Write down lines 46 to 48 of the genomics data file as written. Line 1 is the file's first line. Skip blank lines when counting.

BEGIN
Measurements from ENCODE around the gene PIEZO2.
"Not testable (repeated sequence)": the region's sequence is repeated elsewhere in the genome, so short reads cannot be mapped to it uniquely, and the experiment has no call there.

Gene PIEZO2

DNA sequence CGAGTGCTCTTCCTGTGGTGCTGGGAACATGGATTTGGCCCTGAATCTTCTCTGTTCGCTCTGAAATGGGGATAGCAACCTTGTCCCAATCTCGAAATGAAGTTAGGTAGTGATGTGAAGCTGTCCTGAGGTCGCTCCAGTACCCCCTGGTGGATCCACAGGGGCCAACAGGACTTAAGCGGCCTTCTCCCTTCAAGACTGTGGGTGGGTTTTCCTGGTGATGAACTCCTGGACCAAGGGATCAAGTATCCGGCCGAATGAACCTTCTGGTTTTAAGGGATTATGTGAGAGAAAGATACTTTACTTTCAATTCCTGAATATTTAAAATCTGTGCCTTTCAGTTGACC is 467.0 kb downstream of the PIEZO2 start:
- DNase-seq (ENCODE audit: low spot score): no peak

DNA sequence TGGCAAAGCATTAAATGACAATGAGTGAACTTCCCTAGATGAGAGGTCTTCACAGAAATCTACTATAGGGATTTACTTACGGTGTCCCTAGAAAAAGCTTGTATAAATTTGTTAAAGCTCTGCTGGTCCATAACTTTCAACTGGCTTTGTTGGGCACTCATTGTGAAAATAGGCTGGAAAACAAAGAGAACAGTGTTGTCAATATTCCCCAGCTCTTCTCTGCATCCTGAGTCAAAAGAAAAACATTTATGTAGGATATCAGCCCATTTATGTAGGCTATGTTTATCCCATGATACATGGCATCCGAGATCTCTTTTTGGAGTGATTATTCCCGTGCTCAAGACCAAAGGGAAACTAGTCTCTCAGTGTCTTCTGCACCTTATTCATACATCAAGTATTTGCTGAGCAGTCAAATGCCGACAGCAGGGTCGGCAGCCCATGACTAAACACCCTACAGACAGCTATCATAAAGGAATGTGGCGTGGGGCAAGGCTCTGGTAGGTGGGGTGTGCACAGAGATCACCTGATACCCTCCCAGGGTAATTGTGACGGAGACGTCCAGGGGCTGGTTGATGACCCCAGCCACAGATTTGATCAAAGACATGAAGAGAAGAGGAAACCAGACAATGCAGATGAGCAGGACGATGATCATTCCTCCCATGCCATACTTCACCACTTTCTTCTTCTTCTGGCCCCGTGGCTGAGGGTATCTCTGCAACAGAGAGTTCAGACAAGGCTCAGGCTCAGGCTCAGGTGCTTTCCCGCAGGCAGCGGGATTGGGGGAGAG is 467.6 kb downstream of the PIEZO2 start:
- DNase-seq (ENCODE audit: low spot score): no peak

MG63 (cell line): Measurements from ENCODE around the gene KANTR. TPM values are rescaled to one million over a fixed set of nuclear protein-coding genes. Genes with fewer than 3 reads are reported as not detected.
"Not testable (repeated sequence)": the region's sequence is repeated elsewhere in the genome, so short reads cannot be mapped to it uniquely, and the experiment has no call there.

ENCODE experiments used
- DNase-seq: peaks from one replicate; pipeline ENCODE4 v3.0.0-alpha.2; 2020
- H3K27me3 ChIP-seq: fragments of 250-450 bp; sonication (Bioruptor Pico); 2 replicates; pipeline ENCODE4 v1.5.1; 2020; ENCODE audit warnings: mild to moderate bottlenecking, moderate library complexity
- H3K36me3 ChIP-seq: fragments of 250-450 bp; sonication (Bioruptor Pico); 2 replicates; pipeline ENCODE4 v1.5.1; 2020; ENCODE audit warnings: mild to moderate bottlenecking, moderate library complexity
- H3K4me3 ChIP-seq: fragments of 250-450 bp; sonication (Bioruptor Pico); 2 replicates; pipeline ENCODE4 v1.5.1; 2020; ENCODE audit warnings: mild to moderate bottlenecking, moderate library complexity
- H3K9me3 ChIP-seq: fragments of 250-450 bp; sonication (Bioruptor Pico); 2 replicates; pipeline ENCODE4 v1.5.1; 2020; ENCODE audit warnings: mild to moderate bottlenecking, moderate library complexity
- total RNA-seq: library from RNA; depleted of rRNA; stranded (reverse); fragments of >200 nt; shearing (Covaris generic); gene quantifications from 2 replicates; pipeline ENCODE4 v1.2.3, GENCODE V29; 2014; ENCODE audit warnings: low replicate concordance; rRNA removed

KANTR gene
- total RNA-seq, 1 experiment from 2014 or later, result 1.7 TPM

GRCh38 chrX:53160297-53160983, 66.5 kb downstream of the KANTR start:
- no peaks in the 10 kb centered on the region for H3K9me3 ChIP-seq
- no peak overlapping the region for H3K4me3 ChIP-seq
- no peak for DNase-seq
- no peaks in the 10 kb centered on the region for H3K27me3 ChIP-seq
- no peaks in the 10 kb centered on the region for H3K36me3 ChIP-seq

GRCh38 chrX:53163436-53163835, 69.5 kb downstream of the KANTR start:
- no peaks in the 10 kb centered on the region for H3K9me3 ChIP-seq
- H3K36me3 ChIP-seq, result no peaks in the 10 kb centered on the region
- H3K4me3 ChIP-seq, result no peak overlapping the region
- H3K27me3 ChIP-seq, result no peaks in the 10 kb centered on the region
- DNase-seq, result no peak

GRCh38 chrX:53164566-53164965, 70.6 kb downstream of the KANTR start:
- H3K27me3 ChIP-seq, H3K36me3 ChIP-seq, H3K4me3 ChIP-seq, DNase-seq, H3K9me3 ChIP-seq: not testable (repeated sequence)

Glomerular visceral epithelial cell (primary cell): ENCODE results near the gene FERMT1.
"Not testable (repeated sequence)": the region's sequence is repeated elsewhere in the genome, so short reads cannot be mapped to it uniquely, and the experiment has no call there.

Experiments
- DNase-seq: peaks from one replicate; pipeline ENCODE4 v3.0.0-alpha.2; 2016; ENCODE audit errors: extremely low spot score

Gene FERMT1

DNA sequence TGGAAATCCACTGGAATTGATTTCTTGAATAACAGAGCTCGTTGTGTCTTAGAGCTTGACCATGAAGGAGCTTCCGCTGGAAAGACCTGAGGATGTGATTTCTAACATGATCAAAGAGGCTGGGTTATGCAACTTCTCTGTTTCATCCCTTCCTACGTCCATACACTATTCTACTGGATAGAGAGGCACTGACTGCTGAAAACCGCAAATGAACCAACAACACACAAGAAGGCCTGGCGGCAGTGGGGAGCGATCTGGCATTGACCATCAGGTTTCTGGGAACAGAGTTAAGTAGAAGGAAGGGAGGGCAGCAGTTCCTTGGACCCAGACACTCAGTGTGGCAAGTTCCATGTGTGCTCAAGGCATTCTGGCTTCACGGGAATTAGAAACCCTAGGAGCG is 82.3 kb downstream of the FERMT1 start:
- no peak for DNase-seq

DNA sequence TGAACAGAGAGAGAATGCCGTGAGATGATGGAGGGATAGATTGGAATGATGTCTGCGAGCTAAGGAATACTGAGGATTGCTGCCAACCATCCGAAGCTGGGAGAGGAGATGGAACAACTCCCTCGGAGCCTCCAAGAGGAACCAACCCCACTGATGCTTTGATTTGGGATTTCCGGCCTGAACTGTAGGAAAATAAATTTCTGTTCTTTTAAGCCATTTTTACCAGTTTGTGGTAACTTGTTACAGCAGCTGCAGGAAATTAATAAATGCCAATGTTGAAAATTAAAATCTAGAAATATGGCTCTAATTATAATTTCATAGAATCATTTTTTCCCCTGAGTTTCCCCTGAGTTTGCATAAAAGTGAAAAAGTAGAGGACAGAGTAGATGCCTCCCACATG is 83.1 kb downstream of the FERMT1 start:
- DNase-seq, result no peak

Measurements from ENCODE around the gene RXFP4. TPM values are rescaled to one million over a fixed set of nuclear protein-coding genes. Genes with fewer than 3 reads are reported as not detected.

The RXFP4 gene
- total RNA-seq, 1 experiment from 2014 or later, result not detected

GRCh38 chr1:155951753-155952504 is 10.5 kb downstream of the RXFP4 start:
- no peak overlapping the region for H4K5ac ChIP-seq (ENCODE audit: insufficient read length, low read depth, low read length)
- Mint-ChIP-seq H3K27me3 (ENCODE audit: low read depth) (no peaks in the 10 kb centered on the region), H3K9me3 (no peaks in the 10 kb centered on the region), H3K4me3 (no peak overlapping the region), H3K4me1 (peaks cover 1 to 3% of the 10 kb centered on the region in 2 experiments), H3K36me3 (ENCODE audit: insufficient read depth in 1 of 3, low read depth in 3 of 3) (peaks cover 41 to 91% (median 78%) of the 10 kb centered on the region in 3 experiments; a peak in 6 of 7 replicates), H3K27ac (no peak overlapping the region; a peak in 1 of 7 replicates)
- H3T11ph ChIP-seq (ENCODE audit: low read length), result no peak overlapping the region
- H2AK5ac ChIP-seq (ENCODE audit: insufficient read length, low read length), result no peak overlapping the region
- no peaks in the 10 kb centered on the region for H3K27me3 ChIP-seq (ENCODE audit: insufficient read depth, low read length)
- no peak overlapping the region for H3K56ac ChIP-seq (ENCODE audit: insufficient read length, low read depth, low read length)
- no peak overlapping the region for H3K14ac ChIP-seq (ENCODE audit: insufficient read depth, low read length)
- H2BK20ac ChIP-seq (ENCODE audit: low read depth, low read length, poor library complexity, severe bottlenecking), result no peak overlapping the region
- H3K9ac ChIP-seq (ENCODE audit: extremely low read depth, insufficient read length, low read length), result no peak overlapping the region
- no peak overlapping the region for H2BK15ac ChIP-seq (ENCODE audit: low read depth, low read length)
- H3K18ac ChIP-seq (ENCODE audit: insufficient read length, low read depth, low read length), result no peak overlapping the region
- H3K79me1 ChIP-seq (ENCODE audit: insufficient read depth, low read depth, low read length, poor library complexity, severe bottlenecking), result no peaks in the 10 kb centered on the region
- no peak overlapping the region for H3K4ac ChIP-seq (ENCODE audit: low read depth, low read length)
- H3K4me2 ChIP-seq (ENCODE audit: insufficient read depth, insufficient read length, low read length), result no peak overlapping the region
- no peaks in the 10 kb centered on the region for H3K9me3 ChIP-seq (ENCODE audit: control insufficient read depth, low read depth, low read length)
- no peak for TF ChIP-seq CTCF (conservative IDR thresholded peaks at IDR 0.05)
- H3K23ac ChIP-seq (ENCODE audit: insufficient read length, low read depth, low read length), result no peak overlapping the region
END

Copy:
- no peak overlapping the region for H4K5ac ChIP-seq (ENCODE audit: insufficient read length, low read depth, low read length)
- Mint-ChIP-seq H3K27me3 (ENCODE audit: low read depth) (no peaks in the 10 kb centered on the region), H3K9me3 (no peaks in the 10 kb centered on the region), H3K4me3 (no peak overlapping the region), H3K4me1 (peaks cover 1 to 3% of the 10 kb centered on the region in 2 experiments), H3K36me3 (ENCODE audit: insufficient read depth in 1 of 3, low read depth in 3 of 3) (peaks cover 41 to 91% (median 78%) of the 10 kb centered on the region in 3 experiments; a peak in 6 of 7 replicates), H3K27ac (no peak overlapping the region; a peak in 1 of 7 replicates)
- H3T11ph ChIP-seq (ENCODE audit: low read length), result no peak overlapping the region